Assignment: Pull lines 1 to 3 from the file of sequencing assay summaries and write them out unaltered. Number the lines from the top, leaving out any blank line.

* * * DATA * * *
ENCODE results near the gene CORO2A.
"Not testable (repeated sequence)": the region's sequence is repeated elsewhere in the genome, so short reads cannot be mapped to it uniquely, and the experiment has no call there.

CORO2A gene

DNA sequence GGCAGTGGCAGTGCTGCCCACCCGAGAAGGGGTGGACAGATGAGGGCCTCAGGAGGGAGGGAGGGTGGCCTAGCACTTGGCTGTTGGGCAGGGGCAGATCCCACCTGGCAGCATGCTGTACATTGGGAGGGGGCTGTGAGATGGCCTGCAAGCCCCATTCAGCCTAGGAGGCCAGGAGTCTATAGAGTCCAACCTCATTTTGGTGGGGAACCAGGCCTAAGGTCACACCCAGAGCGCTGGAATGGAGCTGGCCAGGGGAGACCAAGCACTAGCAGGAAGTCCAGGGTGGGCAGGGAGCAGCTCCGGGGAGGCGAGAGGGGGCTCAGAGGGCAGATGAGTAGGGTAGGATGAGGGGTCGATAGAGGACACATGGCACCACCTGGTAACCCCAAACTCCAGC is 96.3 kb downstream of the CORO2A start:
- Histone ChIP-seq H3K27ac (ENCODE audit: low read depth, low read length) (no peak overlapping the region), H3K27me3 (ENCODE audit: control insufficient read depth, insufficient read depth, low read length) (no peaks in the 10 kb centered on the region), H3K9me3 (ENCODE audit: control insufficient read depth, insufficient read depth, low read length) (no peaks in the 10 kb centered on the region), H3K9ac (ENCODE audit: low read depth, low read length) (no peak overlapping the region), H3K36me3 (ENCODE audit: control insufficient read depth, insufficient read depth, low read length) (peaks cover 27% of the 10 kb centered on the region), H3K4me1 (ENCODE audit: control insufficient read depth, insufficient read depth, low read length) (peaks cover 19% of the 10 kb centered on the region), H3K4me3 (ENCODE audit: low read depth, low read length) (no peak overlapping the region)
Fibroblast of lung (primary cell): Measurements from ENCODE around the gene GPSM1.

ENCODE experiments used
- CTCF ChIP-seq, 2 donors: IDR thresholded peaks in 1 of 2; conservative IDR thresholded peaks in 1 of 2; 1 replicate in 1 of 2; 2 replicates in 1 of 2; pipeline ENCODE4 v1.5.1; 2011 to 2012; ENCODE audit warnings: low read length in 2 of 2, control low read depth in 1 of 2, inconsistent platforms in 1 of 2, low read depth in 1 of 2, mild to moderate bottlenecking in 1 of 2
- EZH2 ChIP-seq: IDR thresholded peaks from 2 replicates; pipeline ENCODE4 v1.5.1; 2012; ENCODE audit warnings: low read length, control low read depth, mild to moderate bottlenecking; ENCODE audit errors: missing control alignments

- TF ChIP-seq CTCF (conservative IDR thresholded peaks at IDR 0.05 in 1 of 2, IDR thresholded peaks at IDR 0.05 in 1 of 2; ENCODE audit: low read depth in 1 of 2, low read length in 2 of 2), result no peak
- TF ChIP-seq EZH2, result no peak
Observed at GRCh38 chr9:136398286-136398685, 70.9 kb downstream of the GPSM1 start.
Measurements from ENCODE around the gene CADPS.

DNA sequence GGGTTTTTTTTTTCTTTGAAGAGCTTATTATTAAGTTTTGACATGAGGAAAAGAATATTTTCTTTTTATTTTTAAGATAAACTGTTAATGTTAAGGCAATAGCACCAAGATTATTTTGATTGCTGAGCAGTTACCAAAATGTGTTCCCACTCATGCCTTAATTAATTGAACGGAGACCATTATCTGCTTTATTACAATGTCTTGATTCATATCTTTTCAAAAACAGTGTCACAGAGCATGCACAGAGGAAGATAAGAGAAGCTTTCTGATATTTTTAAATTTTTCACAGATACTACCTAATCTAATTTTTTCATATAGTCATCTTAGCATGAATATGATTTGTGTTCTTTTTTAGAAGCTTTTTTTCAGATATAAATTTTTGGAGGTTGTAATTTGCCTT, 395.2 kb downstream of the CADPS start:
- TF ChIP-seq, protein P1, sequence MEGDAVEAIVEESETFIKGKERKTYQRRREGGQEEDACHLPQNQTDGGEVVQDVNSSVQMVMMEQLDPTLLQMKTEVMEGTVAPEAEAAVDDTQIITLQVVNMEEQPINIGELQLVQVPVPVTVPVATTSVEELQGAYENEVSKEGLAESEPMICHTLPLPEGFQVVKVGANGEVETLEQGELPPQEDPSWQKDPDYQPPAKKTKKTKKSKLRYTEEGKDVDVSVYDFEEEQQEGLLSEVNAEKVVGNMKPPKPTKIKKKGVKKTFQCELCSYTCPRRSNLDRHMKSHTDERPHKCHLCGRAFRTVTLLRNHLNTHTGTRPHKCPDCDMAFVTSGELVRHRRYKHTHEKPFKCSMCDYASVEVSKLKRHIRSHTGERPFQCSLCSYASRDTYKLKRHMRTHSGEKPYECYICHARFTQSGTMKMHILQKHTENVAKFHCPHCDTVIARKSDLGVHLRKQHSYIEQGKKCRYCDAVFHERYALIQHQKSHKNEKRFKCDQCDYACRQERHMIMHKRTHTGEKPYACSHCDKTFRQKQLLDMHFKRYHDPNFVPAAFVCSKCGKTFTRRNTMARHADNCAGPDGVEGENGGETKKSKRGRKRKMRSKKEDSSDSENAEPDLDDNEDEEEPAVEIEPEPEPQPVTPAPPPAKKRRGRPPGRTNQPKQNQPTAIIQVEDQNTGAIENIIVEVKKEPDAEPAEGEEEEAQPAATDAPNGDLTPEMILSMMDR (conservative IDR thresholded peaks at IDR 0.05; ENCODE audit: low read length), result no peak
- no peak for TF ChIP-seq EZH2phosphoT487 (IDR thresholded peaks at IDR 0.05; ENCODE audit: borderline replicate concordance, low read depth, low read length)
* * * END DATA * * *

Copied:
ENCODE results near the gene CORO2A.
"Not testable (repeated sequence)": the region's sequence is repeated elsewhere in the genome, so short reads cannot be mapped to it uniquely, and the experiment has no call there.

CORO2A gene